Not before time.

Patchy first impressions

eye-patchI’m all for paperless this and online that at work, in terms of the systems and processes I try to roll out in place for the people I work with and for, but I was asked to put my money where my mouth is and remove the paper from my own ways of working.

I love lists, and those lists tend to be paper-based. It wasn’t so much those that I was asked to look at (thank goodness), but how I deal with all the reports and papers for the meetings and committees I go to. I did have a look at this before, but with not much success, so I agreed to have another go and asked our IT dept to lend me this here iPad.

Now I’ve had iPhones for a while, and have been a fan, but this is the first time I’ve had a proper go on an iPad, and I’m finding it a little frustrating.

Yes, the interface is all lovely, pinching this and spinning that, but that distant art student in me still has a problem with its schizophrenic approach to design: wonderful hardware, sleek, shiny, minimal, parred down, distinctive; but the software? ‘Notes‘, written on yellow pretend paper, complete with pretend perforation and pretend red margin, set in some kind of pretend leather folio, complete with white pretend stitching round the outside? ‘Contacts‘, set in a similar pretend address book, with pretend pages held together with pretend stitching along the pretend spine? I know that there are other work-related app(lications) out there that aren’t as bad, but still.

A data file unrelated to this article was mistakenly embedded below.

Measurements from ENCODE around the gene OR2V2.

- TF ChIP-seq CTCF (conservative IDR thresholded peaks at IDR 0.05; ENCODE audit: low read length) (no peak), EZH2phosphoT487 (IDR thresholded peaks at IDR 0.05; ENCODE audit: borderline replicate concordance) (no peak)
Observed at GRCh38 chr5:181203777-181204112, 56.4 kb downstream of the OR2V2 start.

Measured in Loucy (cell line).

The thing that really jumped out at me, though, were those small pretend-raised lines under the F and J keys, ostensibly there to help the touch typists locate the home keys. I mean! The thing with the moveable split keyboard notwithstanding, that still feels wrong, right?

So no, I’m not sure I’m going to get on with this iPad.

links for 2010-01-27

links for 2009-12-16

  • “Resources in the area of e-administration.”
  • “… e-Administration, or electronic administration, refers to any of a number of mechanisms which convert what in a traditional office are paper processes into electronic processes, with the goal being to create a paperless office. This is an ICT tool, with the goal being to improve productivity and performance. …”
  • “… e-Administration is ‘the effective management of the coordination and control of business processes and the electronic information they create’. It has two fundamental objectives: to increase the efficiency of administrative processes within institutions and to lessen the administrative burden faced by all staff during this process. …”
  • “… I can’t help visualising Twitter as a loud hailer. And… it doesn’t necessarily matter how witty and apt your tweets might be if you’re stuck talking down the wrong end of it! As you tap your 140 characters into the Twitter dialogue box it is as if you are talking aloud to yourself, but with the added echoing effect of a loud hailer, broadcasting to all those – virtually – around you. …”